To most fans, Bo Diddley and punk rock probably seemed like a musical mismatch, but to the Clash frontman Joe Strummer, it made perfect sense. The Clash was intent on putting the spotlight on rock's originators and introducing them to a new generation of fans.

A star-struck Strummer was blown away by his hero. According to Kris Needs, author of the biography "Joe Strummer and the Legend of the Clash," Joe Strummer confessed, "I can't look at [Bo Diddley] without my mouth falling open."

Diddley, however, was less than impressed with the young English upstarts and their ear-splitting sound. In a late career interview, Diddley recalled opening for the punk legends. "That was ridiculous," Diddley said. "If you can play, you don't need 12 amplifiers stacked upside the wall ... My ears is hurting still from listening to that crap! But every generation's got its own little bag of tricks."

Deputy Bo Diddley

As detailed in a 2019 Valencia County News-Bulletin feature, Bo Diddley fell in love with New Mexico after shooting the film "Crush Proof" with actor Dennis Hopper in the state. A California earthquake convinced Diddley to take up residence in the town of Peralta in Valencia County, New Mexico, in 1971. Diddley, his wife Kay, and their children Terri, Tammy, and Anthony lived in Peralta for around seven years. Diddley loved the relaxed lifestyle in the small New Mexico community, telling the News-Bulletin, "Everything's just kind of groovy here, you know? Everybody's not running and ripping, knocking each other down."

Diddley tried his hand at ranching and owned 11 show and quarter horses, cows, chickens, ducks, and sheep, but music remained his passion. He built a recording studio constructed of adobe on his farm and lent his years of experience to help local musicians.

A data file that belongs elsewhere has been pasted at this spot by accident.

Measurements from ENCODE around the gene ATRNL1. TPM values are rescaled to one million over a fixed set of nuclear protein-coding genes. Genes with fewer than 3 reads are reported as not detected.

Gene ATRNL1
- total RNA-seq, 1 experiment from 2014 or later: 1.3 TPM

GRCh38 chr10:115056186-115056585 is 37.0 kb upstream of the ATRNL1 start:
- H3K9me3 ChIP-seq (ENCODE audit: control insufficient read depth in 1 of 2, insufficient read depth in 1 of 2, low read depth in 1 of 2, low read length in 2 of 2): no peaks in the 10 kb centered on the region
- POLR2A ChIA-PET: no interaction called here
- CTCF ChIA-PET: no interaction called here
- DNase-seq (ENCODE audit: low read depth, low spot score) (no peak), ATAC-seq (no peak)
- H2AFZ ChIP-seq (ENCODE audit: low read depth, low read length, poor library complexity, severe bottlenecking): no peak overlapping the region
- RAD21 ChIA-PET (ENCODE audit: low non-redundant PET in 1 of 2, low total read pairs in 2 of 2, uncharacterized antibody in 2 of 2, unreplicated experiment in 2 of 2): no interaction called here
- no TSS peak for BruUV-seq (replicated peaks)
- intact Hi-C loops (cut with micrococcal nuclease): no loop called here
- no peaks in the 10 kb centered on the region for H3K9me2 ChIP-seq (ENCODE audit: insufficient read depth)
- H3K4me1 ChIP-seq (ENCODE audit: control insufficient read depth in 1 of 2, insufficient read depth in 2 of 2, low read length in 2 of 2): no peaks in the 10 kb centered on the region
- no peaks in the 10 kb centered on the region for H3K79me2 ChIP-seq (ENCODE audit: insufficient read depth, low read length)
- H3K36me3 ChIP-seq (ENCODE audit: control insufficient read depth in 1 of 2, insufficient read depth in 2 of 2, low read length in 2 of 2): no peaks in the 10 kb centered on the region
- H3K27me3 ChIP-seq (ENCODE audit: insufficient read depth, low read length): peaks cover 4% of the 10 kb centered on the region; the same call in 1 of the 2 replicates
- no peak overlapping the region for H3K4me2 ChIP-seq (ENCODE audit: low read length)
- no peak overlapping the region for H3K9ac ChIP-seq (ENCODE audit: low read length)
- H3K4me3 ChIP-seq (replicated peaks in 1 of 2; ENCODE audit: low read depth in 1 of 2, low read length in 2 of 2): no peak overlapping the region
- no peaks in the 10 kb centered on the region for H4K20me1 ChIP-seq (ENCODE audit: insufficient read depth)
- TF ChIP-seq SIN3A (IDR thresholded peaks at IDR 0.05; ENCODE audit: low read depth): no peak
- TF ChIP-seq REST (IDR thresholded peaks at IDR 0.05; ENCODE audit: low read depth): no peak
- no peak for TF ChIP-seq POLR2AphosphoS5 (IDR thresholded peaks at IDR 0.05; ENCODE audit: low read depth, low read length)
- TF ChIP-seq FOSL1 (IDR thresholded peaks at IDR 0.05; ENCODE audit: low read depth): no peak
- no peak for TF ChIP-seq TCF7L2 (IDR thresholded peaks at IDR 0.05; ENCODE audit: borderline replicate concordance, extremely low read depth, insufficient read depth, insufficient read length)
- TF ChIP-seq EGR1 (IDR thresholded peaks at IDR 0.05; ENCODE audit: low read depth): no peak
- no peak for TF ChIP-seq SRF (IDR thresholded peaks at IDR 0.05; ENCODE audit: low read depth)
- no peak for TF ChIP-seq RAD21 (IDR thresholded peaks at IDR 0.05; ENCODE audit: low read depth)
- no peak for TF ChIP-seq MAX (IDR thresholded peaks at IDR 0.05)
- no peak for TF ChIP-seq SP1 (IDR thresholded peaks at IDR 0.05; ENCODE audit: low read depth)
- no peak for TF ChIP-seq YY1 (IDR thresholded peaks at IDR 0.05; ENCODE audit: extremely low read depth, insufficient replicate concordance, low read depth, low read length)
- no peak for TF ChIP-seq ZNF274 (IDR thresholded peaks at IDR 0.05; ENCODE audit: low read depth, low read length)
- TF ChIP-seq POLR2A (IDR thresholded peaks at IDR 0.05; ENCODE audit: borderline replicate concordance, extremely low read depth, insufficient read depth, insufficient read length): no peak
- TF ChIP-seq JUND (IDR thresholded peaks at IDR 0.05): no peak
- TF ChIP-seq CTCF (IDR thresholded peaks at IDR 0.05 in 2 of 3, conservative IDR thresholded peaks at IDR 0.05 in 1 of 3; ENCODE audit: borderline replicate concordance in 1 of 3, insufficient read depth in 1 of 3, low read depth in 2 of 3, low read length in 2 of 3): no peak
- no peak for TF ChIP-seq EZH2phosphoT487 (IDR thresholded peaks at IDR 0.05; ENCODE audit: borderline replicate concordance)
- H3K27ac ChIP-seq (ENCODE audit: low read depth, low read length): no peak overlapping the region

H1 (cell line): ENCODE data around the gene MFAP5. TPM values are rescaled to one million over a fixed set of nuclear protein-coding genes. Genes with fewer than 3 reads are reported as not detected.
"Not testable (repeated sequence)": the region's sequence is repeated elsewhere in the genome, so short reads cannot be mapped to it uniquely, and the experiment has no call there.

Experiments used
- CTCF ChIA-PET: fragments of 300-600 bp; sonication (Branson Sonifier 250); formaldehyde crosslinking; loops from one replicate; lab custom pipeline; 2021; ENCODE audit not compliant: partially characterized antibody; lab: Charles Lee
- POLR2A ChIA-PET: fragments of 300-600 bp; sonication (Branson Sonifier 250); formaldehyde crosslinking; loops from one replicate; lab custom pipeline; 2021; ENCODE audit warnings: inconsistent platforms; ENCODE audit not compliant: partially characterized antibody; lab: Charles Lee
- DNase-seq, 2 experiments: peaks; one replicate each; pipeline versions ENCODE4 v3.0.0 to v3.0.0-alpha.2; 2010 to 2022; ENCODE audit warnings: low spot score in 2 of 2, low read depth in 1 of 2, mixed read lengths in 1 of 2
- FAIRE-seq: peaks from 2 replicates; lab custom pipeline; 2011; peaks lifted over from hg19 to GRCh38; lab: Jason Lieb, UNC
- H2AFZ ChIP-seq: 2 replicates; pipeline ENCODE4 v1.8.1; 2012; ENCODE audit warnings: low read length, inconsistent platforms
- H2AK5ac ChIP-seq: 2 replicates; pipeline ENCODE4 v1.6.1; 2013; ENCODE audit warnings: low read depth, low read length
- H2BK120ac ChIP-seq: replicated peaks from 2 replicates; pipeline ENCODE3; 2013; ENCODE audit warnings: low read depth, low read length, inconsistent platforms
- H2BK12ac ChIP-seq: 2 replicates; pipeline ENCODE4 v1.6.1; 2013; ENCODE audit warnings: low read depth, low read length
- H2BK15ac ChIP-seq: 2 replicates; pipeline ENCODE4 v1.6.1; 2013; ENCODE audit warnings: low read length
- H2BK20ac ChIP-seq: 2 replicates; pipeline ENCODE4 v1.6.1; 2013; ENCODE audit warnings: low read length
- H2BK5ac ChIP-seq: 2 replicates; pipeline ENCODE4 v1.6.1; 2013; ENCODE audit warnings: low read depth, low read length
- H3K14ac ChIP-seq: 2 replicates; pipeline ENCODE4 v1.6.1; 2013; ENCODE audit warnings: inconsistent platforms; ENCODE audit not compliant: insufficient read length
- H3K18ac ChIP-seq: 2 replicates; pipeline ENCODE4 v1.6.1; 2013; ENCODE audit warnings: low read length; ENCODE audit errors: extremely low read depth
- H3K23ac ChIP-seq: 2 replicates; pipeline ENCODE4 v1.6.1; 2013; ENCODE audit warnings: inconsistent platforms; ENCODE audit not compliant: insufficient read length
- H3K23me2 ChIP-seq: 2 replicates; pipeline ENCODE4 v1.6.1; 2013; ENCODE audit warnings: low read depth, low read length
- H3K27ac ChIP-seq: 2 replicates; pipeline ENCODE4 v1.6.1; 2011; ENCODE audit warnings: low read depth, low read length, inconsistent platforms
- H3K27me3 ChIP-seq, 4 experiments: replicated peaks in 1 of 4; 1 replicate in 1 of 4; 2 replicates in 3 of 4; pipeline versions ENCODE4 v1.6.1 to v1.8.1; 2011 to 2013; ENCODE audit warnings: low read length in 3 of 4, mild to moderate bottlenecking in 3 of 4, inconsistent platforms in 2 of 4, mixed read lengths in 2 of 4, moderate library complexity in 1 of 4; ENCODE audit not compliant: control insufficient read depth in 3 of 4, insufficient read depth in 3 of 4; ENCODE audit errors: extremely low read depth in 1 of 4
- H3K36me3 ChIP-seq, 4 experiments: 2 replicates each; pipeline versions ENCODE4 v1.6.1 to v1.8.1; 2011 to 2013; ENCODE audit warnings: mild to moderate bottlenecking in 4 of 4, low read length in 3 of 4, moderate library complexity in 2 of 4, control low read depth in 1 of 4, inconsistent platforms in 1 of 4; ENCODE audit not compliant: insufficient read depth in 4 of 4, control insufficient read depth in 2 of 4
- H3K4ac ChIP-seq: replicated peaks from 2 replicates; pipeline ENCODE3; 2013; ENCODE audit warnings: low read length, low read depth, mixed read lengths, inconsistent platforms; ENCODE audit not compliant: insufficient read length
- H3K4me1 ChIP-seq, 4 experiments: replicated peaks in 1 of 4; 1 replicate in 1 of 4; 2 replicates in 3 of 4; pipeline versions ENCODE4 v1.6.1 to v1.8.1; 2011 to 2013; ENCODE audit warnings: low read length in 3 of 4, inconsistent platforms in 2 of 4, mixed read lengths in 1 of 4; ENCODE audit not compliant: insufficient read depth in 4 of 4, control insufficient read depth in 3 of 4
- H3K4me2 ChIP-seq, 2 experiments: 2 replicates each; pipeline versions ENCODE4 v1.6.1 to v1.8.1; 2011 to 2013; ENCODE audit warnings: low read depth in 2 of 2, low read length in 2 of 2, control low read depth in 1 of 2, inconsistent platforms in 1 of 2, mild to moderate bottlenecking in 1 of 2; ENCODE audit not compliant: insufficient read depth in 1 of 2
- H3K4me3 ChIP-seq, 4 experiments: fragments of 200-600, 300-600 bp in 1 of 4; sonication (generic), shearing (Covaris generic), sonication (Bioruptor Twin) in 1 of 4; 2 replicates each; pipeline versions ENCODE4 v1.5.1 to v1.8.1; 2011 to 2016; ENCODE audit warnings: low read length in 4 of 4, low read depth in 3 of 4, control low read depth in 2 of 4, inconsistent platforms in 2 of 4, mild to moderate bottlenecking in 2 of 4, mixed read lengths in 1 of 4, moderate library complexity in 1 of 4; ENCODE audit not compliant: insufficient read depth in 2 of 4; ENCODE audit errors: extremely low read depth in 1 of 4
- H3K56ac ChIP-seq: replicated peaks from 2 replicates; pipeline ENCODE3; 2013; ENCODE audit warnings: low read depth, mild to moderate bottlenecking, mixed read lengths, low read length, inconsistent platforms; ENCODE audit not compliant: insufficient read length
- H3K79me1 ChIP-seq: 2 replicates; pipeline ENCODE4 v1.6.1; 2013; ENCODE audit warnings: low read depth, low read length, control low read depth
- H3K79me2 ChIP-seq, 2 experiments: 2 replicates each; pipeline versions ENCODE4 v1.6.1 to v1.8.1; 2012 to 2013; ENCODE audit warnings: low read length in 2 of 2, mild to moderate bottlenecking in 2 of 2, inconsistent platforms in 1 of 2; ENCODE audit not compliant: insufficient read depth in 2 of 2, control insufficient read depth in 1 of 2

Hoping to make a difference in the community, Diddley joined the Valencia County Citizens' Patrol as a deputy and personally bought three squad cars for the sheriff's department. "He loved it," daughter Tammi told the News-Bulletin. "He loved playing sheriff, he loved the community ... He had a soft spot for law enforcement." As a volunteer deputy, Diddley enjoyed working with young people and educating kids about the dangers of drugs and alcohol. When asked about his stint in law enforcement, Diddley told The New York Times, "Well, somebody's got to do it."

Bo Diddley sued Nike

In the late 1980s and early 1990s, athlete Bo Jackson made history by playing both professional football and baseball. Eager to cash in on the celebrity of the only athlete to make the All-Star game in two sports, sports apparel company Nike launched a wildly popular ad campaign for its cross-training shoes with the sports star as spokesman. The ads featured Jackson successfully engaged in a variety of athletic activities punctuated with the phrase "Bo knows" and the name of the sport. At the end of the commercial, Jackson tries to play guitar with disastrous results, then Bo Diddley steps up to declare, "Bo, you don't know Diddley!" In addition to appearing in the ads, Diddley also wrote and performed the music featured in the campaign.